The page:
The Shelter of Caves, Part Nine

BY: SUN STAFF

Ananda Pagoda - Bagan Plains, Burma


April 15, 2017 — CANADA (SUN) — A study of famous caves in ancient Bharat.

Nandamula Cave

The Mahabharata provides a brilliant description of the sacred Himalayas as being "sublime, ornamented with jagged and mineral-rich peaks and embraced by clouds that drift in the wind. It is adorned with rivers, groves and vales and inhabited by lions and tigers that live in its many grottos and caves. The mountains are astir with flocks of song birds, with bumble bees, swans, moor hens, peacocks, pheasants, cuckoos, woodpeckers and black-eyed cakoras which cherish their chicks, in lovely lakes adorned with lotuses". (Mb. 3, 33,5)

Of course, the caves of the Himalayas are home not only to lions and tigers, but to great rishis and ascetics of every stripe. Srila Vedavyas and Lord Shiva are among the most prominent denizens of the Himalayan caves. They are joined by countless demigods, great Vaisnava and Shaivite devotees, and aspirants of all faiths who give themselves over to the rigors of tapasya in these austere mountain abodes.

In Buddhist literature, one of the most famous Himalayan caves mentioned in the Jatakas is the Nandamula Cave, which is located somewhere near the foot of Mount Nanda. Pacceka Buddhas (a line of Buddhist adherents) are mentioned as living in this ancient cave, and 'flying' from there to Varanasi and other holy tirthas in India, then back again (Ja.III,157,190; 230; 259). One description states:

    "He wore rag robes red as lac, dark as a rain cloud, his belt was yellow like a flash of lightning and the clay bowl hanging over his shoulder was as brown as a bumble bee. He rose into the air and after having given a talk on Dhamma he flew to the Nandamula Cave in the north of the Himalayas." (J.IV,114)

In the Paniya Jataka there is another fascinating description of the Pacceka-Buddhas who reside at Nandamula Cave. They are identified as having hair 'two fingers long', and wearing yellow robes, living high up in the Himalayas in Nandamula Cave. The pastimes of five of these Pacceka-Buddhas are narrated in Paniya Jataka: All delivered spiritual addresses to their audience while they were poised in mid-air, after which they were transported (mystically flown) back to Nandamula Cave.

Among the great mountain peaks mentioned in the Jatakas are, of course, Mt. Kailash, along with Mount Nanda (Ja.VI,490). Nanda Devi peak is mentioned as being the second highest peak in India, standing an astounding 7,817 meters high (25,646 feet) (Ja.IV,216; 230; 233).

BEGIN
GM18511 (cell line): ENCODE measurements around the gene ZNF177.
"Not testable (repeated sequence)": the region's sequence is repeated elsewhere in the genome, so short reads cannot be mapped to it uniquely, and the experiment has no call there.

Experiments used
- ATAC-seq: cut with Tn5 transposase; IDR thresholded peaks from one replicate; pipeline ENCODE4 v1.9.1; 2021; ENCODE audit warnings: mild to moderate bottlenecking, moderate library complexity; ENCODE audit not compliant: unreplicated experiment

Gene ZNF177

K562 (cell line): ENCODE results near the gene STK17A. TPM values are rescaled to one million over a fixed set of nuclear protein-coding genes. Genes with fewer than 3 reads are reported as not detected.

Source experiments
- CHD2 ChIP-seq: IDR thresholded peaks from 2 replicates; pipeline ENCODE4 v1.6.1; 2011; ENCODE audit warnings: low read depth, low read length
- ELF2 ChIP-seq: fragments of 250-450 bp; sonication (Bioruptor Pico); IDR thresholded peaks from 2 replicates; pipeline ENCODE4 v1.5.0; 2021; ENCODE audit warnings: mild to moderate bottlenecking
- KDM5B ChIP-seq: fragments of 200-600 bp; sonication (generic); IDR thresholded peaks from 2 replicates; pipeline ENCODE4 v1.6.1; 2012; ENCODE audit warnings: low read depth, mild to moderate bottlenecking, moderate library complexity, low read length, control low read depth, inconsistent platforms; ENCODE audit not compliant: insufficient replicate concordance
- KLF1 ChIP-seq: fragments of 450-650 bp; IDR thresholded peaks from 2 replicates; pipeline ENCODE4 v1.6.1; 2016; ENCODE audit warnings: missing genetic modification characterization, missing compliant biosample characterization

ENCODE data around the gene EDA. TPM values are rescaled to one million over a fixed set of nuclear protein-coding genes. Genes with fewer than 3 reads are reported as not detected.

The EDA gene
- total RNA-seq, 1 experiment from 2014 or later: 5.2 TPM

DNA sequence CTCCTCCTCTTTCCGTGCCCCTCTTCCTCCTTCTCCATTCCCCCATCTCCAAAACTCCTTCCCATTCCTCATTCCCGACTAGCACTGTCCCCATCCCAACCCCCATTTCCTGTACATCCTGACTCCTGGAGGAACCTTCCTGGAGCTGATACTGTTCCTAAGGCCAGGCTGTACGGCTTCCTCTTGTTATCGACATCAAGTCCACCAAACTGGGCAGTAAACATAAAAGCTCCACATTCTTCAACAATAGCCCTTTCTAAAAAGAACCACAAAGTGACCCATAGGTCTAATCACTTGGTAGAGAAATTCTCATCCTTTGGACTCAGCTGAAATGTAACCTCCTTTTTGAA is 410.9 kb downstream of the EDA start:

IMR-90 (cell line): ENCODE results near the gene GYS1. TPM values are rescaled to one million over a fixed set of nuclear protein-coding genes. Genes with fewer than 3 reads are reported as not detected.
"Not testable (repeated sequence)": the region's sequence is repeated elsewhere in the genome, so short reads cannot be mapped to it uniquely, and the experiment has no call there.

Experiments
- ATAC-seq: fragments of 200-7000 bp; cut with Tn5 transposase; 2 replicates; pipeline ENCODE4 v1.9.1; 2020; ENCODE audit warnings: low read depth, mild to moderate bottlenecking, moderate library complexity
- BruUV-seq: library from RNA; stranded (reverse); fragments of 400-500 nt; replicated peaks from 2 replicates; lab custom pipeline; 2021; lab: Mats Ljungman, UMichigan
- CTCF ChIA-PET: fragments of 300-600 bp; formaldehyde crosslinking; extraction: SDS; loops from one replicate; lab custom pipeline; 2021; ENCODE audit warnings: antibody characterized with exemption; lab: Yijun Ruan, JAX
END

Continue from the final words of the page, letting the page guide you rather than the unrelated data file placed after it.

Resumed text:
Nandamu (Ananda) Temple - Myanmar, Burma


Nandamula Cave replicated in Burma

In Bagan (Pagan), an ancient temple city in Myanmar, Burma, there is a Buddhist temple associated with the Nandamula Cave. Burma was founded in the 11th Century by King Anawratha, a Buddhist adherent who ascended the throne in 1044 A.D. According to the historical record, sometime in the 12th Century, eight monks approached the successor of Anawratha, his son, King Kyanzittha. Seeking alms, the monks said they lived in the Himalayas, at Gandamadana Mountain, in the temple at Nandamula Cave. While the king gave them audience, they provided a very graphic description of the Nandamula Cave environs.

The King invited them to make an extended stay at the palace, through the rainy season. During their stay, he wished to hear more details of Nandamula, and the monks are said to have invoked their siddhas in order to vividly describe for the king the landscape of Nandamula. The King was so attracted to their story that he requested the monks to build a temple in the middle of the Bagan Plains. He requested that it be a replica of the Nandamula Cave temple, with the same cool interior environs. The monks complied, and built what became known as the Nandamu Temple. Also known as Ananda Pagoda, the temple was completed in 452 Burmese Era. (1192 A.D.)

Unfortunately, after they finished constructing the replica cave temple, the King, wishing to control ownership of the uniqueness of the temple design, had the monk architects put to death so they could not build another temple like it.

Today, the Myanmar temple fashioned after Nandamula Cave is known as Ananda Guphaya, though there appears to have been very little 'ananda' on the part of the king.

History suggests that King Kyanzittha took this course of action because he wanted to reinforce the Theravada Buddhism that his father, King Anawratha had brought to the kingdom. Theravada was waning at the time due to competing Vedic influences, along with the mleeechas' return to animalism, spreading out from the region of Nepal. In an effort to unite his Buddhist brethren, he had Nandamu (Ananda) Temple built -- a beautiful edifice of propaganda.


Nandamu (Ananda) Temple Architecture

Interestingly enough, the Vedic influences that were competing with Theravada Buddhism at the time are also evident in the Ananda Temple architecture itself. Historians suggest that the monks may have been Vaisnava converts, because they built the temple in a distinctly Vedic style that reflects both Odisha (Orissan) and Bengali styles of temple architecture.

The plan of the temple has been compared to the Somapura Mahavihara temple in Paharpur, Bangladesh, and also to the Udayagiri complex in Odisha. These influences also manifested in later temple structures built across Burma's Bagan Plain, including the Dhammayangyi Guphaya built by Kyanzittha's grandson, King Narathu. This tirtha was fitted with a fabulous golden sikhara, like a soaring Himalayan mountain peak. Such sikharas are commonly seen on North Indian temples… and also across Bagan, thanks to the murdered monks from Nandamula.

In our next segment, we will continue to explore the cave theme as it manifests in Vedic temple architecture.


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